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Talk about typecasting: asking Miles to star in a film about a fictional jazz trumpeter who drops down onto an airfield in the Australian outback and performs with his band right there on the tarmac. Twenty years later, a boy who caught that impromptu performance has become a trumpeter, playing in juke joints that prefer loud, honky-tonk music. Leaving his hardscrabble life behind, he journeys to Paris to find Cross. They meet and jam, the crowd roars, credits roll.
Dingo was the film in which Miles chose to play himself. He had taken on small acting parts before—a pimp on the TV show Miami Vice and a street musician in the movie Scrooged—but this was his first major role. And he agreed to supply the music for the film as well.
The Dingo soundtrack was completed before filming started. Miles called an old friend, the veteran French composer Michel Legrand to help out. They had last worked together in 1958, resulting in the album Legrand Jazz. In 1990, the big question was if Miles would be willing to be true to the storyline: playing jazz in both a traditional and more contemporary approach. As Legrand recalled, “I asked him that on the first day, out at his Malibu home. He said, ‘That’s no problem, because the story begins a long time ago and I’ll do what the script calls for…so he’d play a phrase and put it on paper…He was in great shape. Even if it was a very bright tempo, he played everything with such love.”
The music backs up Legrand’s words. “Concert On The Runway” swings with a hard-bop rhythmic stamp and a theme akin to “Milestones” from 1958. Many of the tracks sparkle with the combined lyricism of the two masters whether uptempo or down: listen to “Trumpet Cleaning” and “The Dream.” “The Jam Session” is the funky payoff to the film, the live atmosphere and sudden re-appearance of Cross’ trumpet adding to its climactic feel.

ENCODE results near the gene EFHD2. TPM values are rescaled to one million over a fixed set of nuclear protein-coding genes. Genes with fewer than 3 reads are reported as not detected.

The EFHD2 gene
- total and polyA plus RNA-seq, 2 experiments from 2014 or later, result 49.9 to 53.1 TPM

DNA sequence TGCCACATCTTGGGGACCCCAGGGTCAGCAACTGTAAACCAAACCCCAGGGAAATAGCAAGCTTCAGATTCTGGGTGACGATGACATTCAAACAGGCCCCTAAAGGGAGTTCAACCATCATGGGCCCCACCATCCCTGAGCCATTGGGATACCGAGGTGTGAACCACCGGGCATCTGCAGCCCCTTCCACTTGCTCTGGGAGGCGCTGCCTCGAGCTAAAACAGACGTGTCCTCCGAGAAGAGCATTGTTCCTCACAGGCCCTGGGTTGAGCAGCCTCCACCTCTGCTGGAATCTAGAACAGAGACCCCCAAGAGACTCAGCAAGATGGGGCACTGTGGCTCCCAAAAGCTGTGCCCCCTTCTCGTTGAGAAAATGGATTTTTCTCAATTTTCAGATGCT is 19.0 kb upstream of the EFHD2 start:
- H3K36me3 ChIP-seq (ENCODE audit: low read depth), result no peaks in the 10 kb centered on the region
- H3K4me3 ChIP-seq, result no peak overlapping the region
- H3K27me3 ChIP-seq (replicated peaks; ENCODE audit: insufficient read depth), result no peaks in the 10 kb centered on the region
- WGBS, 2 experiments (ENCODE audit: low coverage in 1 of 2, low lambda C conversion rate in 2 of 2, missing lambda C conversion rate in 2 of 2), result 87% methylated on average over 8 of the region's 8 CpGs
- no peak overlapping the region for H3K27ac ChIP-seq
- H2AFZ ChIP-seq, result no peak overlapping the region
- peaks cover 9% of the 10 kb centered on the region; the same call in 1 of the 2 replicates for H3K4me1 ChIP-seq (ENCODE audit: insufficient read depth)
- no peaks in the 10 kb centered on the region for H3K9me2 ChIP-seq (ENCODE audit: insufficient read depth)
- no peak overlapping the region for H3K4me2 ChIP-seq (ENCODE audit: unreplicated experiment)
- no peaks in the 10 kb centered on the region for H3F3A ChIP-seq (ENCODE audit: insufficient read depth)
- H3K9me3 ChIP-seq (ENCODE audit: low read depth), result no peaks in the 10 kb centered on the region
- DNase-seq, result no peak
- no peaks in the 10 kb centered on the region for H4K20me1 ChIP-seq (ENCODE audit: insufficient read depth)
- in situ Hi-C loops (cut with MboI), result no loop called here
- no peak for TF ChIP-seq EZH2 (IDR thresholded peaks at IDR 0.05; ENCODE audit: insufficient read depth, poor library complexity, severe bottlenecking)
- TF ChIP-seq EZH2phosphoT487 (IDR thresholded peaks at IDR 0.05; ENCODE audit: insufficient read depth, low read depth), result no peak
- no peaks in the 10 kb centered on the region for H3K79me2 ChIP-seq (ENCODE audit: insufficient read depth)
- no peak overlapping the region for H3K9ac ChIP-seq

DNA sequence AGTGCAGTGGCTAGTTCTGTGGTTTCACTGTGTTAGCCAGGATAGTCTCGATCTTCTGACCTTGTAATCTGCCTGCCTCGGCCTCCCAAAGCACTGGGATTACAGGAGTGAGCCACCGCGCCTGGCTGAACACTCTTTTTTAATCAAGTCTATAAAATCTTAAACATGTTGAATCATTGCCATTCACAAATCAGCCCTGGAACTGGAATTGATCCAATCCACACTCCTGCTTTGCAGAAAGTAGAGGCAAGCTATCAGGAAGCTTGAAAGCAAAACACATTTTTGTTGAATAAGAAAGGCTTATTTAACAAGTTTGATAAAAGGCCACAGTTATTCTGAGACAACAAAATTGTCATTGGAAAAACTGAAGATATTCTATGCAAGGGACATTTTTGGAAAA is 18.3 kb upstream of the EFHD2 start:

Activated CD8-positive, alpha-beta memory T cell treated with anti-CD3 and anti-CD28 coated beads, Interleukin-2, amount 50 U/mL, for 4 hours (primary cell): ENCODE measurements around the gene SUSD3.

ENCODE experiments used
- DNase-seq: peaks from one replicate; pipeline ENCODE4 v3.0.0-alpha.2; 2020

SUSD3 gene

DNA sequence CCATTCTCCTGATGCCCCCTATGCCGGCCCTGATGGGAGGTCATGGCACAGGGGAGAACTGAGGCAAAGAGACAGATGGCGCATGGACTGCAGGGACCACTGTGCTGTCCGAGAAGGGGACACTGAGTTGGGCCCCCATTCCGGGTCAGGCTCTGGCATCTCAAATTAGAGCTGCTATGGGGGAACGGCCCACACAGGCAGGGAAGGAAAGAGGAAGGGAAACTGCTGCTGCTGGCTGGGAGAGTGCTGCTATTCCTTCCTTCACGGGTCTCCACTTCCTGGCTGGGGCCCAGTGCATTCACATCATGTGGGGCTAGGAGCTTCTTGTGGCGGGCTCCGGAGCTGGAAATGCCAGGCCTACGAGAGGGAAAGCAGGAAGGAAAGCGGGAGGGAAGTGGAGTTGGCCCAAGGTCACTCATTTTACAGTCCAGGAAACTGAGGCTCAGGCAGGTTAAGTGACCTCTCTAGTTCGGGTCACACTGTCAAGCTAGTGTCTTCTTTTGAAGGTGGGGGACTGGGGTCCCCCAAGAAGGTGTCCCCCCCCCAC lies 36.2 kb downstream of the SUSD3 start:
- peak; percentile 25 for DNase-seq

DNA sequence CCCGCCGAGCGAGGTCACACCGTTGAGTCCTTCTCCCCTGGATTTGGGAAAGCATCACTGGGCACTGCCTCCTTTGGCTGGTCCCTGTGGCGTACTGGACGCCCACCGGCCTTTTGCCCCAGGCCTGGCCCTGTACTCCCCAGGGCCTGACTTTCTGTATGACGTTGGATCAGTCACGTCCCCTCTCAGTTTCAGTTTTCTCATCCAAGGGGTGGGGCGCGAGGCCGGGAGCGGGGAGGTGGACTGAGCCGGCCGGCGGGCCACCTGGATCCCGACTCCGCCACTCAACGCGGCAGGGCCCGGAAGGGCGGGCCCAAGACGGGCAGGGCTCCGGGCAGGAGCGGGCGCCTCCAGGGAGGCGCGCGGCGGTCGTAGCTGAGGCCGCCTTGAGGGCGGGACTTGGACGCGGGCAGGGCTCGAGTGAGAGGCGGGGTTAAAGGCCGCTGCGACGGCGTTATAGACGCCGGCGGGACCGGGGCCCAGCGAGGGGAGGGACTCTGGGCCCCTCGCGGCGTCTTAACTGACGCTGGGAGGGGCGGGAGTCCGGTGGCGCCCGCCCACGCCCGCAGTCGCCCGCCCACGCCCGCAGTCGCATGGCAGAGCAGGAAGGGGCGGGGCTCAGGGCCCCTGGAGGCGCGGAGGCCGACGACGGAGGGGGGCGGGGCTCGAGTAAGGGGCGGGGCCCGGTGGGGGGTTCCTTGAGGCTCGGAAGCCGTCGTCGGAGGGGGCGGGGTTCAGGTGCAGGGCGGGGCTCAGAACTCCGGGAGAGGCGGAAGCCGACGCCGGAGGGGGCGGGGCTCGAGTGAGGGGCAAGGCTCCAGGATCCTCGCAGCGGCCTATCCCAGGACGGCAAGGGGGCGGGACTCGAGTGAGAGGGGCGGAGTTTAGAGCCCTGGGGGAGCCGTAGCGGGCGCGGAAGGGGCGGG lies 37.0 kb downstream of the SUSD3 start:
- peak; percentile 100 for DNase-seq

Dingo suffered from poor reviews and poorer box office. Looking back, one can surmise as to the reasons why Miles chose to involve himself with the film: perhaps the idea hit close to home of a youngster bitten by the music bug, searching for his hero—as Miles had done in 1944 when he arrived in New York City looking for Charlie Parker. Or perhaps the notion of Cross laying aside his trumpet then being re-inspired to pick it up again—as Miles had in 1981. Whatever the motivation, Miles played Cross to type—sullen, reclusive, tight-lipped—and Dingo featured the only big-screen role of his career.